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Omar Ibn Said (1770-1864)
Also known as “Uncle Moro” or “Moreau,” Omar Ibn Said was born in Northwest Africa to a wealthy, and possibly royal, family. In 1807, a year before the Constitution made the international slave trade illegal, he was captured as a result of African warfare, sold to slave traders, and shipped to Charleston, South Carolina. Fleeing his abusive South Carolina master, he fled north and eventually arrived in Fayetteville, where he was captured while praying in a church. Later purchased by James Owen, the future president of the Wilmington and Raleigh Railroad and major-general of the militia, Said, a house slave, openly condemned the “wicked” slave trade and the actions of “depraved” masters. According to contemporary magazines, however, he lauded Owen for his benevolent paternalism and Christian charity. Said lived out the rest of his life in Bladen County and died in 1864.
Since 1995 when his autobiography, the only American slave narrative known to exist in Arabic, was found, Said has gained national attention. Many scholars contend Said was a devout Muslim until his death. Said, however, made a Christian profession of faith and joined the Presbyterian Church. Said could have written approximately fourteen Arabic manuscripts.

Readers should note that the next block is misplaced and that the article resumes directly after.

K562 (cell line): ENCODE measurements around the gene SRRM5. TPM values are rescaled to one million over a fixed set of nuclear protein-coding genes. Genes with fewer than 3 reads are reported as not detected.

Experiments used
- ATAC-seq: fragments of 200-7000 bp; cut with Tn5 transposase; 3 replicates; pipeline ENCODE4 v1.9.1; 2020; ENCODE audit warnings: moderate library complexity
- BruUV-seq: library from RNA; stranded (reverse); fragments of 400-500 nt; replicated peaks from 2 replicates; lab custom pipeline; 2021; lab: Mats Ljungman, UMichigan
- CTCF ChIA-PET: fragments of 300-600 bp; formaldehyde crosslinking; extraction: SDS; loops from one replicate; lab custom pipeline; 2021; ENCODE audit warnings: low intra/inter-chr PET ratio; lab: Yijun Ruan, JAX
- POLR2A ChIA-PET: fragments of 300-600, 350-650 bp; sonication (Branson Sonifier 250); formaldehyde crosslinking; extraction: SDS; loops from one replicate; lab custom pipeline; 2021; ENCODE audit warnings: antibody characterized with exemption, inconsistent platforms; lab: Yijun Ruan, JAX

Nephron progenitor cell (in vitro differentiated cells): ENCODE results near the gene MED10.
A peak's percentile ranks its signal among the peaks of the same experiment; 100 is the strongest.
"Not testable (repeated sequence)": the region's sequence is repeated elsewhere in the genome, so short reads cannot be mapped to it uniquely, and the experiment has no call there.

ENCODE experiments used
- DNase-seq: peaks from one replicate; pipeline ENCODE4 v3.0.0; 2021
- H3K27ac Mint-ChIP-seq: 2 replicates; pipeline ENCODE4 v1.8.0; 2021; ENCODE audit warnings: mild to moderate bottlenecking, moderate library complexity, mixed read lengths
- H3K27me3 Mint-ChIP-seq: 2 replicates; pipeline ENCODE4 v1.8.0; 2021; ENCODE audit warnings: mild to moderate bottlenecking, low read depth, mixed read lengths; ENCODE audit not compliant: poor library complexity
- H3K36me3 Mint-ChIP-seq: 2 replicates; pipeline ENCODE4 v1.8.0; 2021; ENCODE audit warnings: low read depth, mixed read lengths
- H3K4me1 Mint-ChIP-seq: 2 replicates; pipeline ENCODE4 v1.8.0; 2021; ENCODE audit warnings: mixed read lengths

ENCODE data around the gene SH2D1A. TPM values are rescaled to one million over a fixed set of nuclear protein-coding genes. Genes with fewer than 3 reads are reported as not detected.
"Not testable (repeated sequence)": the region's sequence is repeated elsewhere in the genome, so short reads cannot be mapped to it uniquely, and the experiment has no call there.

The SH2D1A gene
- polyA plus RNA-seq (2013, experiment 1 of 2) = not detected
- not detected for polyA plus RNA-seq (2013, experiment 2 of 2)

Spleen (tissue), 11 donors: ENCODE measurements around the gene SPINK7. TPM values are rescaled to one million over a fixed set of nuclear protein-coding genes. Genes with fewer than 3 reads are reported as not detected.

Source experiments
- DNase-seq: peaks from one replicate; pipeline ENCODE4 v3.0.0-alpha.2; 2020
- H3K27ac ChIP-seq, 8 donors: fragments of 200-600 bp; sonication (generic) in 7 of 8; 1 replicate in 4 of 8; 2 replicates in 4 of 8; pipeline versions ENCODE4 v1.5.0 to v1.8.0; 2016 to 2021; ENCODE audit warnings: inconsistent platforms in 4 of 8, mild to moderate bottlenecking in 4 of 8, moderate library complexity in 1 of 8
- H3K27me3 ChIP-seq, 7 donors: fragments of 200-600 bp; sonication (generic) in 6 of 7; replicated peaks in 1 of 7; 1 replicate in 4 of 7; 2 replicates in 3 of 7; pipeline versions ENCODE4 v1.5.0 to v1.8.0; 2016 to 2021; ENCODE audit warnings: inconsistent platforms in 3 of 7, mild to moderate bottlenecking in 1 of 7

By Dr. Troy L. Kickler, North Carolina History Project
Related Categories: Religion
, African American
Related Encyclopedia Entries: Lunsford Lane (1803-?)
, Naval Stores
, State v. Mann
, The Impending Crisis of the South: How to Meet It
, Levi Coffin (1798 – 1877)
, Aaron McDuffie Moore (1863-1923)
, Harriet Jacobs (1813-1897)
Related Commentary: The Story of Lunsford Lane: How Entrepreneurial Spirit Overcame Slavery
, Urban Slaves a Little-Recognized Part of The Southern Economy
Related Lesson Plans: Discussion of the Lunsford Lane Narrative
Region: Coastal Plain
While in captivity, Omar Ibn Said wrote his slave narrative in Arabic. He converted from Islam to Christianity. Image courtesy of the North Carolina Collection, University of North Carolina at Chapel Hill Libraries.
Arabic translation of the Lord's Prayer transcribed by Omar Ibn Said. Image courtesy of the North Carolina Office of Archives and History, Raleigh, NC.
Arabic translation of the 23rd Psalm by Omar Ibn Said. Image courtesy of the North Carolina Office of Archives and History, Raleigh, NC.